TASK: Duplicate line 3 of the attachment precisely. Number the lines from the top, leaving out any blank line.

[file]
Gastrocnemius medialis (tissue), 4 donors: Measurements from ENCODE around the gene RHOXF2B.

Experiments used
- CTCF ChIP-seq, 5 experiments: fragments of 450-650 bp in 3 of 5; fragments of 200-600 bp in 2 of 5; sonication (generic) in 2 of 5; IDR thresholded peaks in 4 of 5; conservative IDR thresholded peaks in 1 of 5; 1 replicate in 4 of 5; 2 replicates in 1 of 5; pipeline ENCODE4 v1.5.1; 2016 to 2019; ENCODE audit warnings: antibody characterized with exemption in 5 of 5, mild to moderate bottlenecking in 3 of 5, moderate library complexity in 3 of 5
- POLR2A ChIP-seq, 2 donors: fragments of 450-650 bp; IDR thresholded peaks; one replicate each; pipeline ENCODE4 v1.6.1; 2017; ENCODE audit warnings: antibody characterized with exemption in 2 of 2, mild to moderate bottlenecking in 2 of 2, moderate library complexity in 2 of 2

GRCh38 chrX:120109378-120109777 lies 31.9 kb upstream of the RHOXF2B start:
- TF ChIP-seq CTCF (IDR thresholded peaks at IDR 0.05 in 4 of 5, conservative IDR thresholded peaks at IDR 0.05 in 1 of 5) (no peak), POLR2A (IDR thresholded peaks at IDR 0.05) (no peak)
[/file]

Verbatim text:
- CTCF ChIP-seq, 5 experiments: fragments of 450-650 bp in 3 of 5; fragments of 200-600 bp in 2 of 5; sonication (generic) in 2 of 5; IDR thresholded peaks in 4 of 5; conservative IDR thresholded peaks in 1 of 5; 1 replicate in 4 of 5; 2 replicates in 1 of 5; pipeline ENCODE4 v1.5.1; 2016 to 2019; ENCODE audit warnings: antibody characterized with exemption in 5 of 5, mild to moderate bottlenecking in 3 of 5, moderate library complexity in 3 of 5